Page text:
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Peer Intelligence | Spring 2023

Was 2022 a good year to be active?

By Chris Flynn

As Rashay covers in his letter, the average net value added in CEM’s global investment database over the past three decades has been 16 bps, or 0.15% per year. While the long-term average doesn’t move much year to year, the average NVA each year can be significantly lower or higher. There are ‘better’ and ‘worse’ years for active management in the database, both at a total fund level, and within asset classes. While individual funds have a range of results, there seem to be some common strategies to the institutional investors in our database that perform better or worse in a given year.

The deadline for survey submissions in our U.S. defined contribution (DC) database was early April 2023. While most of that data is still under review, we’ve looked to see whether 2022 was a good or bad year for active managers of public stock portfolios.

We base these ‘early bird’ 2022 results on 270 actively managed stock options already contained in our DC database, recognizing that we are looking for a general trend as individual data points may be adjusted during the data review process (and more data is coming). We will also look back at 2020 and 2021 as a basis for comparison.

Bps and Bites - Figure No. 1_v5-1

In Figure 1, a ‘good’ year occurs when two-thirds or more of options have positive NVA; a ‘poor’ year has only one-third positive NVA. Broadly speaking, average NVA matches these trends, being more strongly positive in ‘good’ years and negative in ‘poor’ years. Average NVA in a ‘neutral’ year for all active options is within 10 bps of zero, while a ‘good’ year might have average NVA above 20 bps in the category, and a bad one -20 bps or worse.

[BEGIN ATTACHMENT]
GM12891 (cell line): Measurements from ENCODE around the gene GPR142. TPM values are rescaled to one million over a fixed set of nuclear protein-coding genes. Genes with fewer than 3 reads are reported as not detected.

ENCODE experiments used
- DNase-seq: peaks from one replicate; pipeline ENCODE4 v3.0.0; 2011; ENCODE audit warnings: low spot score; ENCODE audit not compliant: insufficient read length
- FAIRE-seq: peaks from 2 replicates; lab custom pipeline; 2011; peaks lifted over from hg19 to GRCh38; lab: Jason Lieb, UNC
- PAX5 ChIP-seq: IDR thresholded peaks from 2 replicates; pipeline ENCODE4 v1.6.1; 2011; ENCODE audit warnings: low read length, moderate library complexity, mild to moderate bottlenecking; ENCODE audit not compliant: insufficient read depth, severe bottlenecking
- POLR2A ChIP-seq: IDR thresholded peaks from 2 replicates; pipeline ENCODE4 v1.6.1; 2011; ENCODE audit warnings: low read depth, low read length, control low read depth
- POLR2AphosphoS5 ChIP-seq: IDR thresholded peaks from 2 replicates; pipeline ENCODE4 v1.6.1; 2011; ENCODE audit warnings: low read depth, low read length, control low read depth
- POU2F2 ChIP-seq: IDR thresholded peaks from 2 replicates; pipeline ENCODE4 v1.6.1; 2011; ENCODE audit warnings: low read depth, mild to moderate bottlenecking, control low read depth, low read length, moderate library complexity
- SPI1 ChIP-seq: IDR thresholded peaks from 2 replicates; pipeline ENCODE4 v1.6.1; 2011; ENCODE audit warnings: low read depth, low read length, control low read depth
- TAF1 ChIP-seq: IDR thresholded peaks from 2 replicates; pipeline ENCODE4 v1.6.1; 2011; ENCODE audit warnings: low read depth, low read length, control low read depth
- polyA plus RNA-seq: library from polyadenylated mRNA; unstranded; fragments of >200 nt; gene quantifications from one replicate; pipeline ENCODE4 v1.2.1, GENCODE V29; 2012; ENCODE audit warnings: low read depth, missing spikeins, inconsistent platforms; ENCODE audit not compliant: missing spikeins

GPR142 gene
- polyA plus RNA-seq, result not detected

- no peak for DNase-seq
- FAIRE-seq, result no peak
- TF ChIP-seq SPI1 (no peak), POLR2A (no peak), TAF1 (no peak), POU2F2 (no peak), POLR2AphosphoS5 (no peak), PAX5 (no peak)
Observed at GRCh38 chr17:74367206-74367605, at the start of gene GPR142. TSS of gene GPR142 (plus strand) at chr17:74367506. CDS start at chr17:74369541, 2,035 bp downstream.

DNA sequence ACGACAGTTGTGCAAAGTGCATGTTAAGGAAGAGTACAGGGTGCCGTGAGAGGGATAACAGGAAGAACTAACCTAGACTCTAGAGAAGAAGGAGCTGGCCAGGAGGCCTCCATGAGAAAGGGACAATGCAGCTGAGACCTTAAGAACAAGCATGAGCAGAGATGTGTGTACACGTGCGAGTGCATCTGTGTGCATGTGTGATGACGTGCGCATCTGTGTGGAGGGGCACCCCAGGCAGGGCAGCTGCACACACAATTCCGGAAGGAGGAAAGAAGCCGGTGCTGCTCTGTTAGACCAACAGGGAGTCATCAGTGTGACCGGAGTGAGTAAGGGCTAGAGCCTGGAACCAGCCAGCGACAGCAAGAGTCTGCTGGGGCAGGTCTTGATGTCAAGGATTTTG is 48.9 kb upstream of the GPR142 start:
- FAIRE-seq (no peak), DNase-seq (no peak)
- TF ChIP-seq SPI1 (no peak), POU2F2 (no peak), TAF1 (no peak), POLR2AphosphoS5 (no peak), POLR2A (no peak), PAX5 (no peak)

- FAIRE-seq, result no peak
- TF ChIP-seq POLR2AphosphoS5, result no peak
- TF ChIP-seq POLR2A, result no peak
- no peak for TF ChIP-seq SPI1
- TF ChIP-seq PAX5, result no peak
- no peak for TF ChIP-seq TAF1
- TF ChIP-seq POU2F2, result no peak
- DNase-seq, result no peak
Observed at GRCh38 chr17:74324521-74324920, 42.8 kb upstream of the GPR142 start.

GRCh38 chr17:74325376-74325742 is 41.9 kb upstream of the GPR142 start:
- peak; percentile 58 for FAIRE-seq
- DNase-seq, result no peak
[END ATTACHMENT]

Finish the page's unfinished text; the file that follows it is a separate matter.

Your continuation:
At this point, 2022 is looking like a bit of a repeat of 2021 for active stock managers. For early reporting DC sponsors, active U.S. Large Cap is ‘neutral’ with half of active portfolios outperforming their benchmarks, and half underperforming. It appears to have been a good year for active managers in both U.S. Small and Mid-Cap stocks with average NVA hovering in the low 0.2% range. Meanwhile, active managers in Global and Emerging equity underperformed their benchmarks. Apart from some improvement in U.S. Large Cap, this mirrors 2021’s results.

Worth noting: 2020 was a very different year, as non-U.S. stock and U.S. Large Cap were the winners in adding value over benchmarks. Global stock managers in 2020 had an average NVA of close to 80 bps, a gain that more than offsets the negative NVA in 2021 and 2022. By contrast, 2020 was a neutral year for U.S. Small and Mid-Cap.

While 1, 3, and 5-year time periods are much too short to assess whether active management is an appropriate approach in an asset class, it is useful to know how successful active management was in a given year to provide context for understanding your own results. As CEM’s 2022 database begins to take shape, funds will begin to obtain greater clarity on where their own success or struggles fit in.

Peer Intelligence | Spring 2023